Earth Sciences

Life's Struggle to Survive

john baezWhen pondering the number of extraterrestrial civilizations, it is worth noting that even after it got started, the success of life on Earth was not a foregone conclusion.  We recount some thrilling episodes from the history of our planet, some well-documented but others merely theorized: our collision with the planet Theia, the oxygen catastrophe, the snowball Earth events, the Permian-Triassic mass ex

Do cyanobacteria use iron for photosynthesis?

yellow stone chocolate potsDr. Parenteau will speak about her research into the early evolution of oxygenic photosynthesis in the context of Archean ferruginous oceans, and how this might relate to ancient banded iron formations. Banded Iron Formations (BIFs) are widespread Precambrian sedimentary deposits that accumulated in deep ocean basins with inputs of reduced iron (Fe(II)) and silica from deep ocean hydrothermal vents.

Why the World Will Still Be Here After December 21st.

David Morrison, Ed Krupp and Andrew Fraknoi will discuss the topic of the end of the Mayan Calender in 2012 and how this has been treated by the media. The negative effect on the public of this millennial meme will also be explored, as well as ways of promoting a successful scientific message on the topic in the YouTube era.

The Geology of the Terrestrial Planets: Perspectives on the Earth

The dynamic nature of the Earth (erosion and plate tectonics) has largely destroyed the record of the formative years of our own Home Planet.  Revealed on the other Earth-like planetary bodies (Moon, Mercury, Mars, and Venus) are startling and diverse landscapes recording the geological record of this early history, the very chapters that are missing from Earth. Results from the first half-century of solar system exploration have unveiled a vision of our formative years, where we have been, and indeed, where we may be going in the future.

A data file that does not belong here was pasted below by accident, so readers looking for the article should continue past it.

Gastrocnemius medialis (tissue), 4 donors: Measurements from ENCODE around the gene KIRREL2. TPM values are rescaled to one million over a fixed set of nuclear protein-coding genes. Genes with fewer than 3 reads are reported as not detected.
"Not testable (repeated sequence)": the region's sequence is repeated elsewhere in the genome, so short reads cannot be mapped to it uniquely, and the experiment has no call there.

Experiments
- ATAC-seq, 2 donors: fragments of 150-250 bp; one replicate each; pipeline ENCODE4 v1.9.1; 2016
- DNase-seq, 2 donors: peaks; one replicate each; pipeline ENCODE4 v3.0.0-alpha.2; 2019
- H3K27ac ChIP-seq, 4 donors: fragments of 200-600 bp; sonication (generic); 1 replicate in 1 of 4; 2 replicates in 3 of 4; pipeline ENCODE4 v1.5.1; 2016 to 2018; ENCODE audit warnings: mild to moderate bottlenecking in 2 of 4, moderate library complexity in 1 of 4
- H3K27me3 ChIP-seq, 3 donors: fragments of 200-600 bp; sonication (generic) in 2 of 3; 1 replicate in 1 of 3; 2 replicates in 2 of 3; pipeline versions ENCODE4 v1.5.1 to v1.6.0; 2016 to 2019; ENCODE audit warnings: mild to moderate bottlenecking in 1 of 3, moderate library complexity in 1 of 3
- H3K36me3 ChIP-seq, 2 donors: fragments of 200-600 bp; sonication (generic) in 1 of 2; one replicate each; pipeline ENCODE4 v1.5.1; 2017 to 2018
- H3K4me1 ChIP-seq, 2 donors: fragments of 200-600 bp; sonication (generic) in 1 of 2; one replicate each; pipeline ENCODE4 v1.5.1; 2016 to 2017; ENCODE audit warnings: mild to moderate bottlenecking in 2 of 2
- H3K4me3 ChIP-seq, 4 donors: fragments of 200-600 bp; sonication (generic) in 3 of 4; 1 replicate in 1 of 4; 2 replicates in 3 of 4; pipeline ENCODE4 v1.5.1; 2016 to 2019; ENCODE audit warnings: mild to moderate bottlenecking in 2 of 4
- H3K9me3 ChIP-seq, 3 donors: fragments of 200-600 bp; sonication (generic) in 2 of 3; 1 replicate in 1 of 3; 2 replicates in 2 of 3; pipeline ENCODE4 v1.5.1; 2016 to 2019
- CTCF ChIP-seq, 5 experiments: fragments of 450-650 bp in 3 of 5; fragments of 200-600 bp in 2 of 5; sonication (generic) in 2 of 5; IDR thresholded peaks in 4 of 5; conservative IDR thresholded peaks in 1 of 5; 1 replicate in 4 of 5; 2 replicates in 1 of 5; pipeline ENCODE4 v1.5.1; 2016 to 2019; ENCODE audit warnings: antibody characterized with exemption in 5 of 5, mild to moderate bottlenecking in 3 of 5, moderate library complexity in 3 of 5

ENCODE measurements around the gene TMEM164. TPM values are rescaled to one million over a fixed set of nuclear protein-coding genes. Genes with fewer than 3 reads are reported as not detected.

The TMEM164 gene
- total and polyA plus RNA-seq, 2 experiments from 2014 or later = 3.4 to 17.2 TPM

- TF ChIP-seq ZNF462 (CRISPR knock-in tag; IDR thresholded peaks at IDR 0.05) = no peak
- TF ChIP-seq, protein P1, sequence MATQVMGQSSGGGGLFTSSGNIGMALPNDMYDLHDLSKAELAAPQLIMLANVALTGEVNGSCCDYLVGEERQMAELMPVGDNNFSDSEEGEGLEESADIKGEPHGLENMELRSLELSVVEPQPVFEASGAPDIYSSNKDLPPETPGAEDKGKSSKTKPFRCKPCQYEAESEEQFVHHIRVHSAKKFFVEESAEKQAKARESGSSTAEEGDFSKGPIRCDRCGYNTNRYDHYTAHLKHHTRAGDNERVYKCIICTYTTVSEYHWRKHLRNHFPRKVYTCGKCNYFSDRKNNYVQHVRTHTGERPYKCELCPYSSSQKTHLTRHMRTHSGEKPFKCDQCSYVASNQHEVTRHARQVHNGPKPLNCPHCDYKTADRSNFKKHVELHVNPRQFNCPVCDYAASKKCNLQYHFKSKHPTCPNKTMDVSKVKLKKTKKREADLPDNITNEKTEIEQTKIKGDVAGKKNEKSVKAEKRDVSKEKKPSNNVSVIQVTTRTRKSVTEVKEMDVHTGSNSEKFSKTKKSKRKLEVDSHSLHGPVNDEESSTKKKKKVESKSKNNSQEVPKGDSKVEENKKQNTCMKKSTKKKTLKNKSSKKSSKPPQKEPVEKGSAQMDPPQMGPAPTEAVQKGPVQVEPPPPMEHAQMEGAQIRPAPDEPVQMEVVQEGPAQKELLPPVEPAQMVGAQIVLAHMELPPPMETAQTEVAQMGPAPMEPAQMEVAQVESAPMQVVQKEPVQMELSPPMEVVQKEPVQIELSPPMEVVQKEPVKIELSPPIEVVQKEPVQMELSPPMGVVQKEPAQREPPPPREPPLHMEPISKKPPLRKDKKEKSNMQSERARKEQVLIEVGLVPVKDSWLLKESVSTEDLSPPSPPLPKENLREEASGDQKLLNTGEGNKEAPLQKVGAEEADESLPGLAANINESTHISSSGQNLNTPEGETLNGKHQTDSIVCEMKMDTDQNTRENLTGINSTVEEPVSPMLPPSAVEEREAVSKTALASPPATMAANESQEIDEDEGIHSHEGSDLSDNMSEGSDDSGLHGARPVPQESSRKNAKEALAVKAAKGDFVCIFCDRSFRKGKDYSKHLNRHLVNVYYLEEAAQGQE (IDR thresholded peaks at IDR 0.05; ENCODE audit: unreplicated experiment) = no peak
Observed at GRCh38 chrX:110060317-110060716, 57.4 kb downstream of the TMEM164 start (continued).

Climate Change: What's Going On With the Sun?

Throughout the past century, while greenhouse gas (GHG) abundances have been steadily increasing and influencing Earth’s climate, the Sun has remained relatively bright and quiescent. Solar cycles have been steadily active, with instantaneous sunspot numbers at solar maximum exceeding 100 in every cycle since 1893 (Cycle 13). The climate warming we have experienced since the beginning of the modern industrial era cannot be attributed to the Sun.

Neutrinos from Hell: the Dawn of Neutrino Geophysics

Seismic waves have been for long time the only messenger reporting on the conditions deep inside the Earth. While global seismology provides amazing details about the structure of our planet, it is only sensitive to the mechanical properties of rocks and not to their chemical composition. In the last few years KamLAND and Borexino have started measuring anti-neutrinos produced by Uranium and Thorium inside the Earth.

How evolution shapes virus diversity: lessons learned from mosquitoes and shrews

In today's age of rapid environmental and human-wrought change, questions arise with respect to how biodiversity loss will affect the emergence of pathogens. SARS, avian influenza, and swine flu are high-profile examples of viruses whose distribution and diversity has changed in recent years to impact human health.

Dr. Bennett will demonstrate how the evolutionary ecology of mosquito-borne and zoonotic viruses drives their ongoing diversification in humans and other animals, with specific reference to dengue and hantaviruses.

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